Category Retirement
SUB CATEGORIES General |  Savings & Investments |  Annuties | 

Why cashing in your retirement fund is a no - even in tough times

29 April 2019 Old Mutual Corporate

According to the South African Reserve Bank, Eskom tariff hikes will drive the inflation rate up by a 0.75 percentage point. With living expenses ever-increasing in South Africa, people should avoid the temptation of cashing in their retirement funds when changing jobs or when facing financial difficulties. Doing this could have long-term consequences and negatively impact their ability to retire comfortably with enough capital.

This is according to Hugh Hacking, General Manager of Operations at Old Mutual Corporate. He refers to the 2018 Old Mutual Savings & Investment Monitor, which revealed that 53% of South Africans have no formal retirement savings at all, with 38% planning to rely on their children to take care of them in old age and 32% expecting the state to do so. “When people face tough times they look for cash everywhere and the temptation to withdraw money that is meant for retirement can become almost irresistible. However, this should be avoided at all costs because the decision to stay invested or not has a huge impact on your retirement outcome. This is why it is so important to understand the benefits of `time in the market’ and the compounding effect of being invested over a long period of time,” says Hacking.

He illustrates the benefit of ‘time in the market’ with this example: if you start saving at age 25, you can accumulate investment growth of R915 000 by age 65 by simply investing R178.74 per month, assuming a compound interest rate of 10% per annum. However, if you only start saving at age 45 and you invest R1 381.24 per month, you will achieve investment growth of only R668 502 by the time you retire. He says that people too often believe they don’t have to think about retirement while they are young, and therefore only start saving for retirement later in their lives. “However, saving for retirement should be a priority from the day that you receive your first salary. Even if you invest as little as R100 per month, that money will have 40 years to grow and accumulate returns. The best thing you can do for your ‘post-retirement self’ is to start saving for retirement as early in life as possible and remain invested.”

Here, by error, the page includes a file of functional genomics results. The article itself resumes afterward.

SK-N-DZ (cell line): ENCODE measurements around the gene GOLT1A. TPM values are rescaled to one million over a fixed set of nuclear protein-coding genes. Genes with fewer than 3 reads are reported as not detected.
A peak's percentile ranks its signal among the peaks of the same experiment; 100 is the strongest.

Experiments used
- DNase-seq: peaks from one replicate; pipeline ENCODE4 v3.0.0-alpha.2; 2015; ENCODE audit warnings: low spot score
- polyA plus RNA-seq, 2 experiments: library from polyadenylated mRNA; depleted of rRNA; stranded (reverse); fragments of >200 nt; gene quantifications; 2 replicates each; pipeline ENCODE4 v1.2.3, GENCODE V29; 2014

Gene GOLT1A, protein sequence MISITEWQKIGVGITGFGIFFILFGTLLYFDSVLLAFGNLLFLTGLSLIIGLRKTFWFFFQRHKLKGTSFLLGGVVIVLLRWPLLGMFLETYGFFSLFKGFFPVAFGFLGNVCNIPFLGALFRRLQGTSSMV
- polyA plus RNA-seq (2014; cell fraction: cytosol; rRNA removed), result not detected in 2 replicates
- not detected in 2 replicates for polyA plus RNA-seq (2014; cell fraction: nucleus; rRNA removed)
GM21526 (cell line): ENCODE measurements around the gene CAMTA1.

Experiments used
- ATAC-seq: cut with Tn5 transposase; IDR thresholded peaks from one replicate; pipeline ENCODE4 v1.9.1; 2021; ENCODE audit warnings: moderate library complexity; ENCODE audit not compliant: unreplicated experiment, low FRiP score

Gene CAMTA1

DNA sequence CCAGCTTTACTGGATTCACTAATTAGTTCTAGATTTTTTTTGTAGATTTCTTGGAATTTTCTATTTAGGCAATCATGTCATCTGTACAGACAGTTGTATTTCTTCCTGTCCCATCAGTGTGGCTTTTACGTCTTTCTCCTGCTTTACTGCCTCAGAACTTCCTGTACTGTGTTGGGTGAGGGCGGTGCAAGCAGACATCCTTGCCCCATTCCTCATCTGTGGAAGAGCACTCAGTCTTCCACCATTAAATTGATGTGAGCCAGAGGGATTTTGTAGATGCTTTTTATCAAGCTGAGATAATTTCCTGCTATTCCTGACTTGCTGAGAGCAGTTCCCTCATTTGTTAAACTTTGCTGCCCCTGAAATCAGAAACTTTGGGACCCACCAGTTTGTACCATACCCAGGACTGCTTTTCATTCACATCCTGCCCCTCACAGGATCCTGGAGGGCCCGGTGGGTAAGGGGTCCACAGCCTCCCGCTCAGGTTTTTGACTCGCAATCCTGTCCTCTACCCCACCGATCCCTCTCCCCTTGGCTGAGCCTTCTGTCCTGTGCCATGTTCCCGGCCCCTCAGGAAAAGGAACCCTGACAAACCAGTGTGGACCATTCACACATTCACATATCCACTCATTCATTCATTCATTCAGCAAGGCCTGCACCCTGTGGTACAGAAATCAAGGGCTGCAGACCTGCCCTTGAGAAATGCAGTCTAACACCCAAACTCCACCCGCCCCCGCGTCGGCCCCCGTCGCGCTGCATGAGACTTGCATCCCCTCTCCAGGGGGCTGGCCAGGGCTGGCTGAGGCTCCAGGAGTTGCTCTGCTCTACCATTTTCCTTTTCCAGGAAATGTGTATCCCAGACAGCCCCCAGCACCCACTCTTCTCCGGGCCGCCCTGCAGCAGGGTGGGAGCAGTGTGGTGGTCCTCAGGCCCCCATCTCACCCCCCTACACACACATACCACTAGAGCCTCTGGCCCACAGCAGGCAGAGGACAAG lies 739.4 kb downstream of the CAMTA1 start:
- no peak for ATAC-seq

Hacking states that those who are fortunate enough to be invested in a retirement scheme as part of their employee benefits should remain invested in that scheme for as long as possible to ensure a favourable retirement outcome. “Umbrella funds are a great way for employees to access retirement savings solutions as their employer will handle all the administration and pay the fees of the investment.” Old Mutual’s SuperFund is an umbrella retirement fund comprising pension, provident and preservation fund offerings managed on behalf of almost half a million members across 5 500 participating employers. With R110bn in assets under management as at 30 June 2018, it is, by any measure, the biggest umbrella fund in South Africa. As at the end of June 2018 approximately 65% of SuperFund Choice and SuperFund Easy assets were invested in the Old Mutual Absolute Stable Growth Portfolio, which has outperformed the consumer price index (CPI) by 6.9% per annum gross of fees for the past five years and has become the default choice for SuperFund members.

Quick Polls


No developing economy has ever built a single-payer complementary NHI equivalent covering the entire population. NHI promises comprehensive care but it is also 100% free at the point-of-service. Is this practical?


It is doable but collaboration is key
South Africa is not in a position to build NHI
The only conclusion possible is that the private healthcare sector is not going to disappear or change
There is little chance that the NHI will be able to receive significant government funding
A E fanews magazine
FAnews August 2019 Get the latest issue of FAnews

This month's headlines

Create designer policies through AI
Are advisers in a precarious position?
A claim, COIDA and a dog bite
Non-disclosure never an innocent fraud
Prescribed assets: The threat to pensions
Cannabis and the issue of trust
Getting the most from disability claims
Subscribe now